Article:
Article Date: 1/1/2006

ANNUAL REPORT
Contact Lenses 2005
A look back at the major events and developments in the contact lens industry in 2005 and predictions for 2006, with emphasis on advancements that have enhanced contact lens vision and comfort.

By Joseph T. Barr, OD, MS, FAAO

It's a great time to be involved in the contact lens field, which grew in 2005. New product introductions continue at a record pace. There are about 36 million contact lens wearers in the United States, and they represent about 20 percent to 35 percent of many practices. New research indicates that contact lens patients are more profitable for your practice compared to spectacle-only patients — we'll bring you more information on contact lens profits later in the year.

World Market Overview

Globally, approaching 90 percent of lens wearers wear disposable and planned replacement contact lenses. Daily disposables garner about 6 percent of wearers, with growth expected in this modality. Only 7 percent of wearers use conventional lenses, and most of these patients wear their lenses until they hurt or are lost or torn. GP lenses represent only about 6 percent of the global market and approximately 10 percent to 13 percent of the U.S. market. Extended wear, though less complicated than ever, returned mixed sales reports.

U.S. Statistics Toric lenses account for about 20 percent of the U.S. market in sales dollars. Practitioners fit 2.5 percent of the 100 million U.S. presbyopes with soft contact lenses; half wear monovision and half wear multifocal lenses. But a 20-percent growth in multifocal sales dollars occurred over last year. The average age of U.S. contact lens wearers is 38.

Overall, the U.S. contact lens market grew about 10 percent in sales dollars in 2005. Soft contact lens office visits were up 18 percent over the end of 2004, and fit and refit visits rose 24 percent over the same time period. Total office visits were up in the first, second and third quarters of 2005, rising from 5.8 million in the fourth quarter of 2004 to 6.9 million in the third quarter of 2005 (Health Products Research [HPR] data. HPR is a company that audits eyecare professional dispensing of contact lenses). New fits and refits went from 3.3 million to almost 4.2 million over the same time period.

Last year about 2.8 million wearers dropped out of lens wear in the United States, which was balanced out by about 3 million new fits over the most recent year. Determining how to regain dropouts and to prevent current wearers from dropping out is a goal for all manufacturers, serious practitioners and researchers.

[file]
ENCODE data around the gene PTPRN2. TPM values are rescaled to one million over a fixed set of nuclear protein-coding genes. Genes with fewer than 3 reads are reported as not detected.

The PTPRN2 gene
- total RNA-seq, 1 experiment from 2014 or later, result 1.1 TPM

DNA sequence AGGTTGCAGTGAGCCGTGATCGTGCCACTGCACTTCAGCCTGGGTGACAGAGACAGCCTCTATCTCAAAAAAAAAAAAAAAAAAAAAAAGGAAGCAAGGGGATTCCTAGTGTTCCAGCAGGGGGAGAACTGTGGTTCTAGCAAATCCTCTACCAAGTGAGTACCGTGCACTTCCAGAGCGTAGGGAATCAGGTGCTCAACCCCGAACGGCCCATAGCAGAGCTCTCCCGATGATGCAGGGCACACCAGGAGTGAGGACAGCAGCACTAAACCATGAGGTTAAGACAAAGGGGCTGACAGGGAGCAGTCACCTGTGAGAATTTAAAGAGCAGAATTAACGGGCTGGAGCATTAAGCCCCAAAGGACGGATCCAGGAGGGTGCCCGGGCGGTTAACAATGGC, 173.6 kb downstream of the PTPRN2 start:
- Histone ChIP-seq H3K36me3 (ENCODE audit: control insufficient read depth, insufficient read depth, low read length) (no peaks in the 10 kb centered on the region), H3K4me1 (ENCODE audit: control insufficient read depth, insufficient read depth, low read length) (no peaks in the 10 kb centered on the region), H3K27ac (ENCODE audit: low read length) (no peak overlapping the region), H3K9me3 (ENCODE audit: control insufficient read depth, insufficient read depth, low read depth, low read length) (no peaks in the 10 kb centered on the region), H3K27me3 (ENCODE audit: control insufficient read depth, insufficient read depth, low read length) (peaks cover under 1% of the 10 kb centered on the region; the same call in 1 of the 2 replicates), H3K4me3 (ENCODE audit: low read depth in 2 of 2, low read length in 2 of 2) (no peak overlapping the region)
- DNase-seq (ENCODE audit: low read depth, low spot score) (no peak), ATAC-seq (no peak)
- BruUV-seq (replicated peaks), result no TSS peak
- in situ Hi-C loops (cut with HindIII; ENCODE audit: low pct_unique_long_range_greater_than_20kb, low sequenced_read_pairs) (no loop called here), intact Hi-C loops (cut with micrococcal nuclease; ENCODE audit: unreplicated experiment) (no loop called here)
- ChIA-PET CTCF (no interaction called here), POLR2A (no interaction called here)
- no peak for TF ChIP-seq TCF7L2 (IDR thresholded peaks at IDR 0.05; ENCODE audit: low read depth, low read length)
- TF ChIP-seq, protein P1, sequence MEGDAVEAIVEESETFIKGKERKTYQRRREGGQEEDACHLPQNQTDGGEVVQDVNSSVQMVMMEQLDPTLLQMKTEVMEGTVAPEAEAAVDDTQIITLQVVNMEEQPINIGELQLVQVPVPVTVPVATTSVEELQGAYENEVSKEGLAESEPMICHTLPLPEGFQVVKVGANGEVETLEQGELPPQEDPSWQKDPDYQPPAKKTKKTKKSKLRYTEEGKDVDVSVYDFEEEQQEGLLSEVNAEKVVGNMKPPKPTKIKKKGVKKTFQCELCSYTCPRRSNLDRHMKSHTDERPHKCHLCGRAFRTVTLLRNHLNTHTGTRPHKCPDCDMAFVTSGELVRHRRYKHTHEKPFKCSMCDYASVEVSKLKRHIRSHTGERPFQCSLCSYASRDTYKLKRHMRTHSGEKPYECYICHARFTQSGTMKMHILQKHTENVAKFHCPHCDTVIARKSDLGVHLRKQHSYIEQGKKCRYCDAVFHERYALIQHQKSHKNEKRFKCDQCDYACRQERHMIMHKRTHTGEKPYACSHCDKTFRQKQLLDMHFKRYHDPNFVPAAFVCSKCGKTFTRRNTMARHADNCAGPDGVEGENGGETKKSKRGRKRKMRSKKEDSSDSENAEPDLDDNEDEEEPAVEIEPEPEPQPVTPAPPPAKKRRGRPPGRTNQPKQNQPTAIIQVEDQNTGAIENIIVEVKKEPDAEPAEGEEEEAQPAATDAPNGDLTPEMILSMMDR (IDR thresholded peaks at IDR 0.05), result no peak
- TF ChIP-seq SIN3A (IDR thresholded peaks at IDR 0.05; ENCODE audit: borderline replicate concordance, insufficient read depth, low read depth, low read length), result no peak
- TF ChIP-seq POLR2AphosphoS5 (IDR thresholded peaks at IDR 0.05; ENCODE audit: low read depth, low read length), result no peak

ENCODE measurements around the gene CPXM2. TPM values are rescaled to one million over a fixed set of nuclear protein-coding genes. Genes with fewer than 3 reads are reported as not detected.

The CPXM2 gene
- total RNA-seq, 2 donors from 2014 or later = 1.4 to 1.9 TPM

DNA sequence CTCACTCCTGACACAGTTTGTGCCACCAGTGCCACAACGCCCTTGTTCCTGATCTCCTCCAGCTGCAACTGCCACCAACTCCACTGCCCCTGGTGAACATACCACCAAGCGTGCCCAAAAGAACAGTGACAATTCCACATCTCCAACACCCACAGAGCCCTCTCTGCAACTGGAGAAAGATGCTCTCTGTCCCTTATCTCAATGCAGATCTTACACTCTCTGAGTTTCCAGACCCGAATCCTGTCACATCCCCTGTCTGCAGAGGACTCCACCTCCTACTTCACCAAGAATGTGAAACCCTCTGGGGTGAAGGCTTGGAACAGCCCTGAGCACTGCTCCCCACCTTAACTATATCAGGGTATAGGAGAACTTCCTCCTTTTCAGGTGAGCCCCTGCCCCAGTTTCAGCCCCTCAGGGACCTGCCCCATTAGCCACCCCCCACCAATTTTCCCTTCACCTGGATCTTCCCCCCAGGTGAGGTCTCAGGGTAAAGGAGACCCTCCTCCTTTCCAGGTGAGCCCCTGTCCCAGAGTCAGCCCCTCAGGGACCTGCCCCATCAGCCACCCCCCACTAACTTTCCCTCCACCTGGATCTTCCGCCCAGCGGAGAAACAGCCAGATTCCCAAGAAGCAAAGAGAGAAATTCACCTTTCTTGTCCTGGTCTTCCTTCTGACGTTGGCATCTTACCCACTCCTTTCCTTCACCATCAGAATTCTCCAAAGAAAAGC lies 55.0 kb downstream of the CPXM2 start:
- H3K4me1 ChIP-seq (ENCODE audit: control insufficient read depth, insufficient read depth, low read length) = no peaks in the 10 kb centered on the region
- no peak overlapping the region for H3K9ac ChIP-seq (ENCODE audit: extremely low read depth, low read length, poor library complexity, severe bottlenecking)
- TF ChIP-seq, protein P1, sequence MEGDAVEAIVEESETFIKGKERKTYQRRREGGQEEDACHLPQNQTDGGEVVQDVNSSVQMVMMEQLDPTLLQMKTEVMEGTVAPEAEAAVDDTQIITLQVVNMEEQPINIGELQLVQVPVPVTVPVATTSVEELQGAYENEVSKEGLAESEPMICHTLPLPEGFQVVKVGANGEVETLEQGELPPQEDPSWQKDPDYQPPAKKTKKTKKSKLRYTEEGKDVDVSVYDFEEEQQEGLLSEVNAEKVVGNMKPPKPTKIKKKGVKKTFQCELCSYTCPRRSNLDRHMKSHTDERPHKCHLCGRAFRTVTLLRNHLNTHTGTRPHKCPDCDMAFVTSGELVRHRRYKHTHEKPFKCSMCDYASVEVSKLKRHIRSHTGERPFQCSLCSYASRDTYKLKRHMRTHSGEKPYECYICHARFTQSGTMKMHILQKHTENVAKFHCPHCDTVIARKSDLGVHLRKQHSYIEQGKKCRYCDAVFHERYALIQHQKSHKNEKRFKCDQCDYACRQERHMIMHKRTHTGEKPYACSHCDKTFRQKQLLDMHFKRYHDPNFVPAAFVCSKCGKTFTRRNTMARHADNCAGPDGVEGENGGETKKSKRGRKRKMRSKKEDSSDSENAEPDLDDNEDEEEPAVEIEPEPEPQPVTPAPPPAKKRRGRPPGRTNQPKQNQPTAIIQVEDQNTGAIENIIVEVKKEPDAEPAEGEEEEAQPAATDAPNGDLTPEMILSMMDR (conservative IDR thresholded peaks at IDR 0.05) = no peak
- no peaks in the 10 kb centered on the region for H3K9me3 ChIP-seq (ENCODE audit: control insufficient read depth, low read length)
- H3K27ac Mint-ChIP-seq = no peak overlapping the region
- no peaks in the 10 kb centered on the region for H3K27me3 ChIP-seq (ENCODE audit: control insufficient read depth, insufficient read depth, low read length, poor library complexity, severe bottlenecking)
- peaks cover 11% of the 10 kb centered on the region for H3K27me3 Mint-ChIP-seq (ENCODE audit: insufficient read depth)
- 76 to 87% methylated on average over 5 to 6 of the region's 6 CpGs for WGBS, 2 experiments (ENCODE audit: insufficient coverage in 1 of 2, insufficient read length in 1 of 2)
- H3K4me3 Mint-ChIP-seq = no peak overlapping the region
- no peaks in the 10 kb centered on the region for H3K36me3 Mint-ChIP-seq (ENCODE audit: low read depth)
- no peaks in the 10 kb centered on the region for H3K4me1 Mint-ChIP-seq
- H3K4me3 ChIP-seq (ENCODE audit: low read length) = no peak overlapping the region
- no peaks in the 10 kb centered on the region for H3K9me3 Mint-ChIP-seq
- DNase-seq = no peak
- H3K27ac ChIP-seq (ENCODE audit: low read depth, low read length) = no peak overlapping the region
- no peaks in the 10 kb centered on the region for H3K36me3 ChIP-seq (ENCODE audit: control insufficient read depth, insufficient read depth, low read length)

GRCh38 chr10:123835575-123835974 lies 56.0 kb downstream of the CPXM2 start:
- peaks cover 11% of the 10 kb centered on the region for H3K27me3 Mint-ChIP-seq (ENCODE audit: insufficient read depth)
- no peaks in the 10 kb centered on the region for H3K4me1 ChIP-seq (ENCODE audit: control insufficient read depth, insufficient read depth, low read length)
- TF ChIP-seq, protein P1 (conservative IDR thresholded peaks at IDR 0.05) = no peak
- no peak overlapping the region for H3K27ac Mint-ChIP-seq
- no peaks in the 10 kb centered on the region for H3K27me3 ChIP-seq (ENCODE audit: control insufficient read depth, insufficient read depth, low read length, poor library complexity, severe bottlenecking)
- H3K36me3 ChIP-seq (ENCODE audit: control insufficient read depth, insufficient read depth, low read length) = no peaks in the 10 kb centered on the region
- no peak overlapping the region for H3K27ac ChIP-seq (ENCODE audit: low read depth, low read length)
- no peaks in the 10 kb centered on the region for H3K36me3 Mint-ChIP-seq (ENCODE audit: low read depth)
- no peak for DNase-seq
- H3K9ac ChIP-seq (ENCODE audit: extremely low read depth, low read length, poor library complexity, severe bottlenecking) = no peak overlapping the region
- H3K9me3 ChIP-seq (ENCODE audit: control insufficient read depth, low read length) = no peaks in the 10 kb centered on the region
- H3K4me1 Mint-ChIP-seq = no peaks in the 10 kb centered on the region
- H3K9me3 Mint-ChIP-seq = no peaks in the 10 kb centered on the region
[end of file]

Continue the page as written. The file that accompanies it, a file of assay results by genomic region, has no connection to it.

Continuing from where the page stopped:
Manufacturer Data Johnson & Johnson Vision Care (Vistakon) led the global market share by company of the contact lens market in 2005 at about 33 percent; CIBA Vision tallied about 27 percent of the global market share, while CooperVision had about 16 percent and Bausch & Lomb about 15 percent. In the U.S. market, Vistakon had about 35 percent of the market share, while CIBA Vision had about 25 percent as did CooperVision with the acquisition of Ocular Sciences. U.S. contact lens sales at the manufacturer level are about $1.8 billion of the worldwide $4.5 billion market.

Growth in the Silicone Hydrogel Market

Silicone hydrogel contact lens sales growth is remarkable. Although silicone hydrogel wearers still comprise a little less than 10 percent of the wearer base, fits and refits grew from 5 percent to 25 percent in 2004.

According to CIBA, data just released from the A.C. Nielsen Company reveals rapidly expanding demand for all types of silicone hydrogel lenses. For the bimonthly reporting period ending in February 2005, audited U.S. retail sales of silicone hydrogel lenses increased by 161 percent over the same period the previous year, driving total soft contact lens sales up 12 percent. Silicone hydrogels accounted for 19.4 percent of soft lens retail sales, compared to just 8.3 percent in January/February 2004.